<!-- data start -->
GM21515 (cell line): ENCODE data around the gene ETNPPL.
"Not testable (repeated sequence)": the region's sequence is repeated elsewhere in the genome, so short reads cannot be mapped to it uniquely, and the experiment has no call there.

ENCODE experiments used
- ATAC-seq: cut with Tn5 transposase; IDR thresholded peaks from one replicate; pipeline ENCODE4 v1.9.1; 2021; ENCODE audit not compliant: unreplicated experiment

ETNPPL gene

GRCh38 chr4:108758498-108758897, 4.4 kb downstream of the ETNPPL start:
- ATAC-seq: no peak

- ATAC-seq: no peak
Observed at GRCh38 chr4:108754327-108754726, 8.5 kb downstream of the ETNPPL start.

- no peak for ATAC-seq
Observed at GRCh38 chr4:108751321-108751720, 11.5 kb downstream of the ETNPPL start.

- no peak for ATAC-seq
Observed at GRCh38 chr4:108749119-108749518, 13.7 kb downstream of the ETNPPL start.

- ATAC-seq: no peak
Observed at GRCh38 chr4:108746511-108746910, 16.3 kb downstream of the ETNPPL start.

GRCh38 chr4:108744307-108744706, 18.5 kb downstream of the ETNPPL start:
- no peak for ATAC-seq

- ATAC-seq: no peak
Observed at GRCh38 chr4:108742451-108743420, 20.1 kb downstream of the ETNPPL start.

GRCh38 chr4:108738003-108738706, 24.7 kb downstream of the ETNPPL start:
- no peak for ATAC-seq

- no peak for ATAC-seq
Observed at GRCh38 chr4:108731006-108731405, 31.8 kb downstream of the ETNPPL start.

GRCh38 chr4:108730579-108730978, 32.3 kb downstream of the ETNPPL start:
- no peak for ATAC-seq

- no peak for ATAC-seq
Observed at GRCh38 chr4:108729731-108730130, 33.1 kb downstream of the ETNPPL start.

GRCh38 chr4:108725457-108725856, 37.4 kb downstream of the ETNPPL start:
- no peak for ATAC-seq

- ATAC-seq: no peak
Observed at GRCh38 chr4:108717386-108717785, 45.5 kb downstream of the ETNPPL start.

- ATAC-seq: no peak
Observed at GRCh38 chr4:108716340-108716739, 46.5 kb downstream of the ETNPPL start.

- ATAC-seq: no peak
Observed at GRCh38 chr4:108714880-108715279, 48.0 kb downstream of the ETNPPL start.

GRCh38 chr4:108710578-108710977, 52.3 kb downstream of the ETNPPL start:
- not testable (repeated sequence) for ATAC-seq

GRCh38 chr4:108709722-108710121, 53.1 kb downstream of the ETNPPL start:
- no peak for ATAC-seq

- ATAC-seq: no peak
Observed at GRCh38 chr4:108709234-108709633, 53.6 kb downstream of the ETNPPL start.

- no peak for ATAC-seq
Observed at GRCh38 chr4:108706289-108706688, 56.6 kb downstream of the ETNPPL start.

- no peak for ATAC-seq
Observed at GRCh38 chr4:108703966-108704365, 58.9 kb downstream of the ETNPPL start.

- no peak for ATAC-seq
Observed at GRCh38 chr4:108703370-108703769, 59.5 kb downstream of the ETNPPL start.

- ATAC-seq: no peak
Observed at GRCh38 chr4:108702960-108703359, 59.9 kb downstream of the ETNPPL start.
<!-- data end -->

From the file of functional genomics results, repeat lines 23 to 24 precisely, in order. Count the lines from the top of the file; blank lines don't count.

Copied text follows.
Observed at GRCh38 chr4:108731006-108731405, 31.8 kb downstream of the ETNPPL start.

GRCh38 chr4:108730579-108730978, 32.3 kb downstream of the ETNPPL start: